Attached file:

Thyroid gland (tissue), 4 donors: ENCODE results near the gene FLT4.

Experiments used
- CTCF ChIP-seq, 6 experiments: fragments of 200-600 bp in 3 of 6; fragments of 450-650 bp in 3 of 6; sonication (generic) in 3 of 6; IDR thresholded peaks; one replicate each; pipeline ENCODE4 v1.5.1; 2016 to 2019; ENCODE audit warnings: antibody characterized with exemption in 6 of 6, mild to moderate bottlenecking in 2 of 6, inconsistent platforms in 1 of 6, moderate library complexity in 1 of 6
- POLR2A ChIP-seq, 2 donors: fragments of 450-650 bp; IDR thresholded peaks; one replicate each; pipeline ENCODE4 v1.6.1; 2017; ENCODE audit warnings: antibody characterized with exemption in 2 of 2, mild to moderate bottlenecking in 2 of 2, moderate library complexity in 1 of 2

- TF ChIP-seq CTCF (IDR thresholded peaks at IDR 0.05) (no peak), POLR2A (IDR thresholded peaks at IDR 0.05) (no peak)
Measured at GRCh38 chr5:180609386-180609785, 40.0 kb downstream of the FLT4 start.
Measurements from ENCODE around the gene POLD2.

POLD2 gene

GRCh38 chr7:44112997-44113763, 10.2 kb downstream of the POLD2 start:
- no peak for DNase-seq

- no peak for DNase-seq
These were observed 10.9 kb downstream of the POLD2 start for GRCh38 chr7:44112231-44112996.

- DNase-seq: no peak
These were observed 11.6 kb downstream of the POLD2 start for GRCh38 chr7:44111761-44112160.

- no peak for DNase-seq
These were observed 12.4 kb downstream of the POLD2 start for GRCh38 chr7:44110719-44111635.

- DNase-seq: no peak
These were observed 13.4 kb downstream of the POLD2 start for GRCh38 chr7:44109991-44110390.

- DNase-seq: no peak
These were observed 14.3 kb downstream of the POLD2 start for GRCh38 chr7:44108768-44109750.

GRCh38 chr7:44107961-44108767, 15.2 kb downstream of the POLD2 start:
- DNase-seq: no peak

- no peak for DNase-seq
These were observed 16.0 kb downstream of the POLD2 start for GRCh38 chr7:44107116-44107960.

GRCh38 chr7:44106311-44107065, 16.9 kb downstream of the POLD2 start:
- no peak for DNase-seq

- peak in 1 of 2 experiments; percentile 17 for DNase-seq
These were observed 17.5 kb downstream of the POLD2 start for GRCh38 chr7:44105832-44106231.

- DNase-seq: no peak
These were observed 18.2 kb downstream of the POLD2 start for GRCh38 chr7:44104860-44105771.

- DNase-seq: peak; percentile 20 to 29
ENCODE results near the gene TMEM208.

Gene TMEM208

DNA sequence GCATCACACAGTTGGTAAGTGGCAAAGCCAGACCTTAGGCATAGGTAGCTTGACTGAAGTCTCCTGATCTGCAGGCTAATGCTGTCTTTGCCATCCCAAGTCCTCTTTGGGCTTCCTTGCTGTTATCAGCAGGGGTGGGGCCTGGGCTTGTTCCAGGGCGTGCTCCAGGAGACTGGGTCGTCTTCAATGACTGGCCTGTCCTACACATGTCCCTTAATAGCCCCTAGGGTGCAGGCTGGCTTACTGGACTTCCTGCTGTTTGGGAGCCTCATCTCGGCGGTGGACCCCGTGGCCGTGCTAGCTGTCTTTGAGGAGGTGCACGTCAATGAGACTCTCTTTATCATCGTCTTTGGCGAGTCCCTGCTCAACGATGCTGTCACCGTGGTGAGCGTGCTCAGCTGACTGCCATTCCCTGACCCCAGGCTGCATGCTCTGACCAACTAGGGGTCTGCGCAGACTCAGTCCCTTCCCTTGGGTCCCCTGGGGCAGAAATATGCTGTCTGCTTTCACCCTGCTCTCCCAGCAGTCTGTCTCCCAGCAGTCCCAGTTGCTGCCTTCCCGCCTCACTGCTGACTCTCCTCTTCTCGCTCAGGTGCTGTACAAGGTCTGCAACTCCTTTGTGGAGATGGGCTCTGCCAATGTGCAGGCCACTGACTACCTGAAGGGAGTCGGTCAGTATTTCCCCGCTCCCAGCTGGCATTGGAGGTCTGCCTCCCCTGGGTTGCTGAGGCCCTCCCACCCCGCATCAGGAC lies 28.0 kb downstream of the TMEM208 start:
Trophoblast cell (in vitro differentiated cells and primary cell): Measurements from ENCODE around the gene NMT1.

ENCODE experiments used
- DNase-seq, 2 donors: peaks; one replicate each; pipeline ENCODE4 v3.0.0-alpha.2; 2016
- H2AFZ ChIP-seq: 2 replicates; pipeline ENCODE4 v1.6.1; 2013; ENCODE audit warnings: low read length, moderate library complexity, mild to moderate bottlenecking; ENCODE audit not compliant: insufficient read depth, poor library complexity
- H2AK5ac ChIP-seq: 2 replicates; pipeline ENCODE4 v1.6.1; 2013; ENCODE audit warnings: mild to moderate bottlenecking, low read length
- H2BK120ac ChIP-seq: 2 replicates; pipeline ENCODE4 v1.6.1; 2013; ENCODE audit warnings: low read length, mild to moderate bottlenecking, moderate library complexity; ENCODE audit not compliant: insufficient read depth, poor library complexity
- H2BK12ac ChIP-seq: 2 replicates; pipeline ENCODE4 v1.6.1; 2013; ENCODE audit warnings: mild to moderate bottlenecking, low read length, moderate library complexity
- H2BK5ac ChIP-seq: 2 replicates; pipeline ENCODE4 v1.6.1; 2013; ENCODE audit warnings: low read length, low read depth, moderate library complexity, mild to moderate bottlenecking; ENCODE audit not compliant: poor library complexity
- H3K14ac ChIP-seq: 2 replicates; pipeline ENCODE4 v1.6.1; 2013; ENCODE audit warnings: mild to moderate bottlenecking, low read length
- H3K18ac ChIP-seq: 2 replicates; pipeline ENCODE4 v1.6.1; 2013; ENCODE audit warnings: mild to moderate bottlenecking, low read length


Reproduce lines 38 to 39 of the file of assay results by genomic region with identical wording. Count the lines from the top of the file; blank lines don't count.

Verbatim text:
- H2AFZ ChIP-seq: 2 replicates; pipeline ENCODE4 v1.6.1; 2013; ENCODE audit warnings: low read length, moderate library complexity, mild to moderate bottlenecking; ENCODE audit not compliant: insufficient read depth, poor library complexity
- H2AK5ac ChIP-seq: 2 replicates; pipeline ENCODE4 v1.6.1; 2013; ENCODE audit warnings: mild to moderate bottlenecking, low read length